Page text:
How does accelerated aging work?
JH: Accelerated aging for validating packaging relies heavily on the Arrhenius equation, which finds that the chemical reactions with activation energies of about 50 kJ per mole, the rate of reaction doubles for every 10°C increase in temperature. With this activation energy, which is the minimum amount of energy required by the objects for a chemical reaction to occur, every 10°C increase above room temperature doubles the rate of molecular collisions occurring in the sample, which results in the material’s degradation and accelerates the aging process.
Manufacturers then use this accelerated aging data to extrapolate the shelf life of the samples at room temperature. Accelerated aging includes the simulation of other conditions, such as humidity, as well.
A spinal implant from Xenco Medical and the hardware needed to implant it are shown with its sterile packaging. Note the dual barriers and trays which provide redundant durability and protection against dirt and pathogens.
Are several components in each package measured?
JH: Absolutely. Because the FDA expects a durable sterile barrier, many medical device manufacturers incorporate primary and secondary packaging to ensure durability. In these cases, which are the majority, manufacturers must validate both layers of packaging. Packaging must undergo a spectrum of validating tests to demonstrate their ability to withstand environmental factors. These tests include bubble-emission and burst testing, among others.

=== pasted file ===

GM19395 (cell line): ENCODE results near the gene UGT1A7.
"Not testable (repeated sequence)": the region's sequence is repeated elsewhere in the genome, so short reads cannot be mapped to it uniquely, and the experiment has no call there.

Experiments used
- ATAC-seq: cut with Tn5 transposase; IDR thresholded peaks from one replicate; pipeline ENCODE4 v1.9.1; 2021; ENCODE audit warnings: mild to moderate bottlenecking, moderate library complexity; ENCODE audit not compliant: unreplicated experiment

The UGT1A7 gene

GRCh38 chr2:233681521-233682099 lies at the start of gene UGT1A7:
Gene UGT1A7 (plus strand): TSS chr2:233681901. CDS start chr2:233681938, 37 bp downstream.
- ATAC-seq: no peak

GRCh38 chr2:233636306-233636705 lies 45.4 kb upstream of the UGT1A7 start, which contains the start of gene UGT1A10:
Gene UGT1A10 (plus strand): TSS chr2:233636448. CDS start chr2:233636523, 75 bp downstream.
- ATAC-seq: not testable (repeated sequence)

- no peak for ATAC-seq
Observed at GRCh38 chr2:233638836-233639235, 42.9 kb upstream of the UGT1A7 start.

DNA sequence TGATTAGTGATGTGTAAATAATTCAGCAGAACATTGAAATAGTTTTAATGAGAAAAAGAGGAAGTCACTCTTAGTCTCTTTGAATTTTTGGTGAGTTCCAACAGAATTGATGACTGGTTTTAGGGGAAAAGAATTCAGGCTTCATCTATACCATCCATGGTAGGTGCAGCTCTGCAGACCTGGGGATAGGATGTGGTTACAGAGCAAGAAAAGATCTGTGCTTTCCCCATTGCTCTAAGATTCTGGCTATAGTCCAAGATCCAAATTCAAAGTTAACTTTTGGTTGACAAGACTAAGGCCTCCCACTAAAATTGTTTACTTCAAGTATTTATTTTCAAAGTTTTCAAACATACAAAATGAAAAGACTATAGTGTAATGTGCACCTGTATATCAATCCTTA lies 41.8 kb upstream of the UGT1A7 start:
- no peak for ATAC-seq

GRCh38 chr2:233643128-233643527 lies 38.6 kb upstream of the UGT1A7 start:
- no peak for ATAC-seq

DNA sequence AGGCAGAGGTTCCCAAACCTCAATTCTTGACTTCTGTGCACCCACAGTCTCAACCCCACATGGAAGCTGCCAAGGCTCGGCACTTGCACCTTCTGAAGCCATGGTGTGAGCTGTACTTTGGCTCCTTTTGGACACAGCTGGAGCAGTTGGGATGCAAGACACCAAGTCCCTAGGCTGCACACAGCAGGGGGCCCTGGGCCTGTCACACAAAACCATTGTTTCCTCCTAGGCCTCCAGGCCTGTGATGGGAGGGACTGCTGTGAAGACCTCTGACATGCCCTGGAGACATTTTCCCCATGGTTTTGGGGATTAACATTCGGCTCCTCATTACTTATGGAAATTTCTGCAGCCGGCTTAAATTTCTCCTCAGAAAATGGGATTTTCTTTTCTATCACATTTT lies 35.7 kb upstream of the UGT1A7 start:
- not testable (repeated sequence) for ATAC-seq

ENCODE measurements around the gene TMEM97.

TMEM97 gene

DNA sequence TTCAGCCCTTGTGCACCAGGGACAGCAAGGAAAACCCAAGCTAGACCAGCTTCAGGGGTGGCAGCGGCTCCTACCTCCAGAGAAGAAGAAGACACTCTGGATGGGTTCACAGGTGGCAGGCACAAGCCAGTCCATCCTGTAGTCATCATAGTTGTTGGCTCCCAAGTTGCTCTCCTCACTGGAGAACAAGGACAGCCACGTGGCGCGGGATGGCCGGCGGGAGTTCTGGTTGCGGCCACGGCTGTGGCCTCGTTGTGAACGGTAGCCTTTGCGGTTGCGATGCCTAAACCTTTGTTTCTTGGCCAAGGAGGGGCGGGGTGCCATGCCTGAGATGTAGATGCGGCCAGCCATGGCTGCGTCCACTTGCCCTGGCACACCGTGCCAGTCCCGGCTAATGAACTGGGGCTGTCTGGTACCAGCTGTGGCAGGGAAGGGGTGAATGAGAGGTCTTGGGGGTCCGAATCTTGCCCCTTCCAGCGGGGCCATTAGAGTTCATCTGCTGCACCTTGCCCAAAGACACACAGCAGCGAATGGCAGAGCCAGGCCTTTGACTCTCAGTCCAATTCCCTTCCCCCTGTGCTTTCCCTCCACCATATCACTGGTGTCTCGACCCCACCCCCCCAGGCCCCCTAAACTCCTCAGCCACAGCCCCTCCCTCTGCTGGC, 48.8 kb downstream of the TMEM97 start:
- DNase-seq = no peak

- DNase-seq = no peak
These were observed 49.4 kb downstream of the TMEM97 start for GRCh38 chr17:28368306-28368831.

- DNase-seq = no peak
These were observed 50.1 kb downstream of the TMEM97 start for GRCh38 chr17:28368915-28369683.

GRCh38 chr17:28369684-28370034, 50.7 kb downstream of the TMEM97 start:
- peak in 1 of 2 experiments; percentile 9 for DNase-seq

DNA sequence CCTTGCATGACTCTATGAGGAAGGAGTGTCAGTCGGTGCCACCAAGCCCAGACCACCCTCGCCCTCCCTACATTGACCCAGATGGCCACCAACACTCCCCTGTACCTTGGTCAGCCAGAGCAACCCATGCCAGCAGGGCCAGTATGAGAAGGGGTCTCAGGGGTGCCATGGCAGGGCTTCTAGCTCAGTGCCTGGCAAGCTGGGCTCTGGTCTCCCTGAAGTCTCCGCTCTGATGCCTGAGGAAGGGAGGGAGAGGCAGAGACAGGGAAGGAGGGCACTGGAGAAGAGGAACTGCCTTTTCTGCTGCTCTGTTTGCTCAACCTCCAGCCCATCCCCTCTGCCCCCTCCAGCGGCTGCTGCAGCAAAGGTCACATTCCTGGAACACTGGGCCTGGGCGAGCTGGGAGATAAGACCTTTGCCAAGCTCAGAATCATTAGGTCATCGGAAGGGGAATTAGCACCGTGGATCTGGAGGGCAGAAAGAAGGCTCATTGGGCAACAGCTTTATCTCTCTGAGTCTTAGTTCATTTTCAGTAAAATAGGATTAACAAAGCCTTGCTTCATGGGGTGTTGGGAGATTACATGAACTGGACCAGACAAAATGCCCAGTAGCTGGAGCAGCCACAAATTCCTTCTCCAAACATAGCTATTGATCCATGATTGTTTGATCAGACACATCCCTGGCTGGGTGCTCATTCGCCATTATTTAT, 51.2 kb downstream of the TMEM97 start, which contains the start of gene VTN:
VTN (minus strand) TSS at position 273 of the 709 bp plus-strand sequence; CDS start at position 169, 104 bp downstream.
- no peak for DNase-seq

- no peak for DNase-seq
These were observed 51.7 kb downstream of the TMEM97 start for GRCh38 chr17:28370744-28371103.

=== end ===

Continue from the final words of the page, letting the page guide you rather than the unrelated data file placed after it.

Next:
In bubble-emission tests, for instance, packages are immersed in water to check for any damages that could compromise the sterile barrier. Any bubbles in the water indicates a path airborne pathogens can follow to get to the contents. In burst tests, air is pumped into a package to determine the pressure at which it will burst.
How is sealing evaluated?
JH: To validate the sealing process, manufacturers must prove the consistency and effectiveness of their sealing equipment. The three parameters generally examined are temperature output of the sealer, dwell time, and input pressure. Validating the temperature output of the sealing equipment includes validating the accuracy of the temperature controller and the consistency of temperature on the heating bars—the components that melt the sealant layers to each other to close the package.